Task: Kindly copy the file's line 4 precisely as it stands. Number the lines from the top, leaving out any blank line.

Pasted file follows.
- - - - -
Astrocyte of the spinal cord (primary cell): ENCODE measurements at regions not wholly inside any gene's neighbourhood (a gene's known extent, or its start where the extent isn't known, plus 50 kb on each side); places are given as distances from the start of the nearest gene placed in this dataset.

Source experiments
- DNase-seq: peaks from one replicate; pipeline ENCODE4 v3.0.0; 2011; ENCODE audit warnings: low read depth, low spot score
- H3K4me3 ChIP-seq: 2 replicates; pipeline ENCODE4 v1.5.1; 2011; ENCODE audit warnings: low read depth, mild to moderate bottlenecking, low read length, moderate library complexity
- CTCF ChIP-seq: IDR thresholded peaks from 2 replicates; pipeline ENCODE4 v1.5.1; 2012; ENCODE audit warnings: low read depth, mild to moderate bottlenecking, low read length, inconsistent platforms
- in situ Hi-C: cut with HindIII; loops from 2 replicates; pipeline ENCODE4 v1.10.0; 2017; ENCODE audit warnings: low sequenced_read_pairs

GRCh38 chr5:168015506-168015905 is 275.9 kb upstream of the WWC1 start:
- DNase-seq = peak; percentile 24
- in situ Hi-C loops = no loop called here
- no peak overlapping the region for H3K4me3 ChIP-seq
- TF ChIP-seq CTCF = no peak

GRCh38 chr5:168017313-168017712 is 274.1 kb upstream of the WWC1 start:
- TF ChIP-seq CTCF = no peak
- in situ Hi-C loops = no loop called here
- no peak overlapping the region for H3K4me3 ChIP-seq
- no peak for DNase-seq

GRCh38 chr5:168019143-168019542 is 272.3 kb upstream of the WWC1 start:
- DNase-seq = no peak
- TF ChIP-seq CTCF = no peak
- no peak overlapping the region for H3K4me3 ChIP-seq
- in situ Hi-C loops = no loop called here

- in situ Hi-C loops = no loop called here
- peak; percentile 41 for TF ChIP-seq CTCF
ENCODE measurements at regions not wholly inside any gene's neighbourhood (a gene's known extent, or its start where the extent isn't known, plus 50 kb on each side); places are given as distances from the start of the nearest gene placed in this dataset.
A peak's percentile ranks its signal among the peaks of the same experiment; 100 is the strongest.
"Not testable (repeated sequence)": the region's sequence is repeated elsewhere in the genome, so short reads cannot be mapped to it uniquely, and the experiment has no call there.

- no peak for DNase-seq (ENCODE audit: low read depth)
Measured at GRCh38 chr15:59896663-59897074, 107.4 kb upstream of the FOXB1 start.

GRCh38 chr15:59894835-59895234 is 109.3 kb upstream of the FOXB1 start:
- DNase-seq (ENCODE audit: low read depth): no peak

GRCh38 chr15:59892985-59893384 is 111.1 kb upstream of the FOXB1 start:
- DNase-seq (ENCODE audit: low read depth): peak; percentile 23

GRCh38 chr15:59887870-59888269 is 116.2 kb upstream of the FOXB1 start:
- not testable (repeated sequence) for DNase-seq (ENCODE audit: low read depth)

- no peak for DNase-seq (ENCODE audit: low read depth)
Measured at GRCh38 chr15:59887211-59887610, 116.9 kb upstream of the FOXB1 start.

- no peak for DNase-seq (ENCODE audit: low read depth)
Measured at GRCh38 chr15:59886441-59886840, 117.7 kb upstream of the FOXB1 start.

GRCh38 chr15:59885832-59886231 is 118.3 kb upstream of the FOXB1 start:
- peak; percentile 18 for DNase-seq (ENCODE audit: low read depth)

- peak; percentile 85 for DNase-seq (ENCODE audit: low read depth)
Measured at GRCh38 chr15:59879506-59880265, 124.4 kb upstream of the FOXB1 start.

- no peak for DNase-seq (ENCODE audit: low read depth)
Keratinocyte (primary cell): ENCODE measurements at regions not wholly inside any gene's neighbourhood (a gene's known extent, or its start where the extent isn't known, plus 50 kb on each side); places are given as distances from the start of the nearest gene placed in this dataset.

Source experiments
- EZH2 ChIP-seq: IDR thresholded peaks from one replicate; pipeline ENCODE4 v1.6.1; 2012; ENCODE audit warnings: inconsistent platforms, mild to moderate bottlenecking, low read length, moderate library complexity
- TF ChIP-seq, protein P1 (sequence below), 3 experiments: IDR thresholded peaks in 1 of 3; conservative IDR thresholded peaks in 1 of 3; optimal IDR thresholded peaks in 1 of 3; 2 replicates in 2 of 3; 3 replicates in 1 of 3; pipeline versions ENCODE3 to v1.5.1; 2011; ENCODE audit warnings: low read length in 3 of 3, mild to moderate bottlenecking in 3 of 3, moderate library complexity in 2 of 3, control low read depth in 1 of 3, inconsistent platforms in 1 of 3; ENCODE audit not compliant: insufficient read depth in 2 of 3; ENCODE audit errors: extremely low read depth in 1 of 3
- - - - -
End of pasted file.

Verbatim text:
- H3K4me3 ChIP-seq: 2 replicates; pipeline ENCODE4 v1.5.1; 2011; ENCODE audit warnings: low read depth, mild to moderate bottlenecking, low read length, moderate library complexity